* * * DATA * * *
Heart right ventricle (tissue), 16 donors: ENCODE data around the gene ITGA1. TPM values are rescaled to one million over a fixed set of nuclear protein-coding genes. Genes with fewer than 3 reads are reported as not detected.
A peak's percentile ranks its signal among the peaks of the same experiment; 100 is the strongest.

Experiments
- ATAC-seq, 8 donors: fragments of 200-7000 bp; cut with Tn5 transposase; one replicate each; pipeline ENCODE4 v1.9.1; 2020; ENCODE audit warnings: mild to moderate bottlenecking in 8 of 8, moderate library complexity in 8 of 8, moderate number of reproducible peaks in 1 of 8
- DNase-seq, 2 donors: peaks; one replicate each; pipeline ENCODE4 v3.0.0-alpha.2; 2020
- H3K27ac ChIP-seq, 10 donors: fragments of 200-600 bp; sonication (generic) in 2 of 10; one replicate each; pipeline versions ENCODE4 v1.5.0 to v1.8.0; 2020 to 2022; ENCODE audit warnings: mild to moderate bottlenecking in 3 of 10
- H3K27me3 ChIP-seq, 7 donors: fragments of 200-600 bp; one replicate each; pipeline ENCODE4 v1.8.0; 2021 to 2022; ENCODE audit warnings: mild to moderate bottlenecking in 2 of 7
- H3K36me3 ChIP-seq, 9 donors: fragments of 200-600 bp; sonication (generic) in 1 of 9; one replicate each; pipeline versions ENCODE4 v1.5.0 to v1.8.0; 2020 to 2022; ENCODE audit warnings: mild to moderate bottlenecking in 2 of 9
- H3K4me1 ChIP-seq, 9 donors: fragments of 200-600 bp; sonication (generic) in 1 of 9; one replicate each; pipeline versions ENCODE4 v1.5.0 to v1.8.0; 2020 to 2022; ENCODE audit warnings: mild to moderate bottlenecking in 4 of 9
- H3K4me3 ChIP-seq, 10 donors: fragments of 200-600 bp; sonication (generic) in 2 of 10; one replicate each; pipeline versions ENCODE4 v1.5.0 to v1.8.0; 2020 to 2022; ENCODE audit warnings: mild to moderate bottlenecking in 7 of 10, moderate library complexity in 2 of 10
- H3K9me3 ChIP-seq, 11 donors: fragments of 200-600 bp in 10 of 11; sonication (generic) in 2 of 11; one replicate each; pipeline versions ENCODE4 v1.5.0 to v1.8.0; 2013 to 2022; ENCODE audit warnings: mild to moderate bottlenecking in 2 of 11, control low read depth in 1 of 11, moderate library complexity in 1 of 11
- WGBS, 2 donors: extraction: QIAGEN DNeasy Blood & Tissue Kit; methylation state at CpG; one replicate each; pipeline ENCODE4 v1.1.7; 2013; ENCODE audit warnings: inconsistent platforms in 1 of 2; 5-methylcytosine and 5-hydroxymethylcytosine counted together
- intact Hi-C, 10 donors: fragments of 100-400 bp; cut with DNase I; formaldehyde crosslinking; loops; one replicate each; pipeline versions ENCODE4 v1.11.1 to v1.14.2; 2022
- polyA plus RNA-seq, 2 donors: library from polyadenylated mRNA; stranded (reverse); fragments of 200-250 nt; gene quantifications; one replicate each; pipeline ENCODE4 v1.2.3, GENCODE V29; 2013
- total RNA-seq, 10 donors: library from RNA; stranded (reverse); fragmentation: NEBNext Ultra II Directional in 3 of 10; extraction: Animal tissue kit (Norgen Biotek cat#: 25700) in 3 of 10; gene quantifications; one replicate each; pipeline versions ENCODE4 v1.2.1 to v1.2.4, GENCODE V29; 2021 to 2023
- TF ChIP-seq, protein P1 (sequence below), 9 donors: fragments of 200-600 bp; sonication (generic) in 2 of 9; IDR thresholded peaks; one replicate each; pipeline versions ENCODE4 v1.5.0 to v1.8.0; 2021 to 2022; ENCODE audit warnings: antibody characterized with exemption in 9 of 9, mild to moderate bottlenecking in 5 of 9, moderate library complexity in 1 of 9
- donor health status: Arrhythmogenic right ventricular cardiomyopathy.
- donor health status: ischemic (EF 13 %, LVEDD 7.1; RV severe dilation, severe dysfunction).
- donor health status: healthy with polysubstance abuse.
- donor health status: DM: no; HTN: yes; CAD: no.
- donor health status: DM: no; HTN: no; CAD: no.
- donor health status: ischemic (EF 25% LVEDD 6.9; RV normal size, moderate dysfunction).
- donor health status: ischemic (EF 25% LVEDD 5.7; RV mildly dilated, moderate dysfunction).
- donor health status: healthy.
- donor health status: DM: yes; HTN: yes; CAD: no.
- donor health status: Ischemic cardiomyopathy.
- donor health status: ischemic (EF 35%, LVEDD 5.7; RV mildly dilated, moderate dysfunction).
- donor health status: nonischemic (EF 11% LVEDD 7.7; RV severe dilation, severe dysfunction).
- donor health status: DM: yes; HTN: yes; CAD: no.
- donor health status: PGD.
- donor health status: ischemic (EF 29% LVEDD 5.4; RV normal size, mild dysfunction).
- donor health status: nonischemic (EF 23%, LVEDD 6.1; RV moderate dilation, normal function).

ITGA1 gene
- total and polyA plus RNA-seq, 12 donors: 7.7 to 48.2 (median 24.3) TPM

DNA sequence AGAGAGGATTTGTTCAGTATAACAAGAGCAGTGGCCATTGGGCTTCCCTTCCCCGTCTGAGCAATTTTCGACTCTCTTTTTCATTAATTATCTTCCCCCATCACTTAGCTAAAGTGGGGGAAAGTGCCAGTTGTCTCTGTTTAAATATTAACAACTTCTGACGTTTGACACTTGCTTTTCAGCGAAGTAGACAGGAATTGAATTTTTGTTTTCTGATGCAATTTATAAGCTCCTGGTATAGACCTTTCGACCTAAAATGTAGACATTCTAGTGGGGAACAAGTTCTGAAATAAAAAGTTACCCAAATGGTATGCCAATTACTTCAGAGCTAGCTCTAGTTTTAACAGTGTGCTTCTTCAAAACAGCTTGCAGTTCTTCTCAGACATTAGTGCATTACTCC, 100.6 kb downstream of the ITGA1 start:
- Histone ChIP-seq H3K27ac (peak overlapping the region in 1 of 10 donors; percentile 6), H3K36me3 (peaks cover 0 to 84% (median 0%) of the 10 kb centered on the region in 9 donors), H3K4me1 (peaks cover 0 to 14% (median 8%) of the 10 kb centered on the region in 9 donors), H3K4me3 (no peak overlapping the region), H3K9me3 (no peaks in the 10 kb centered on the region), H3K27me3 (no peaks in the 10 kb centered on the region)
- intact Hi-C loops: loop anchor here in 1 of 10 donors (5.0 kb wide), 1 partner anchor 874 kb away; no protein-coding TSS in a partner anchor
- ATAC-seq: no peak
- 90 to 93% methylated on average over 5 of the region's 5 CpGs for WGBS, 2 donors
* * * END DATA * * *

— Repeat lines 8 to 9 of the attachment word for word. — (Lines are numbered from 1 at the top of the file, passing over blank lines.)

- H3K36me3 ChIP-seq, 9 donors: fragments of 200-600 bp; sonication (generic) in 1 of 9; one replicate each; pipeline versions ENCODE4 v1.5.0 to v1.8.0; 2020 to 2022; ENCODE audit warnings: mild to moderate bottlenecking in 2 of 9
- H3K4me1 ChIP-seq, 9 donors: fragments of 200-600 bp; sonication (generic) in 1 of 9; one replicate each; pipeline versions ENCODE4 v1.5.0 to v1.8.0; 2020 to 2022; ENCODE audit warnings: mild to moderate bottlenecking in 4 of 9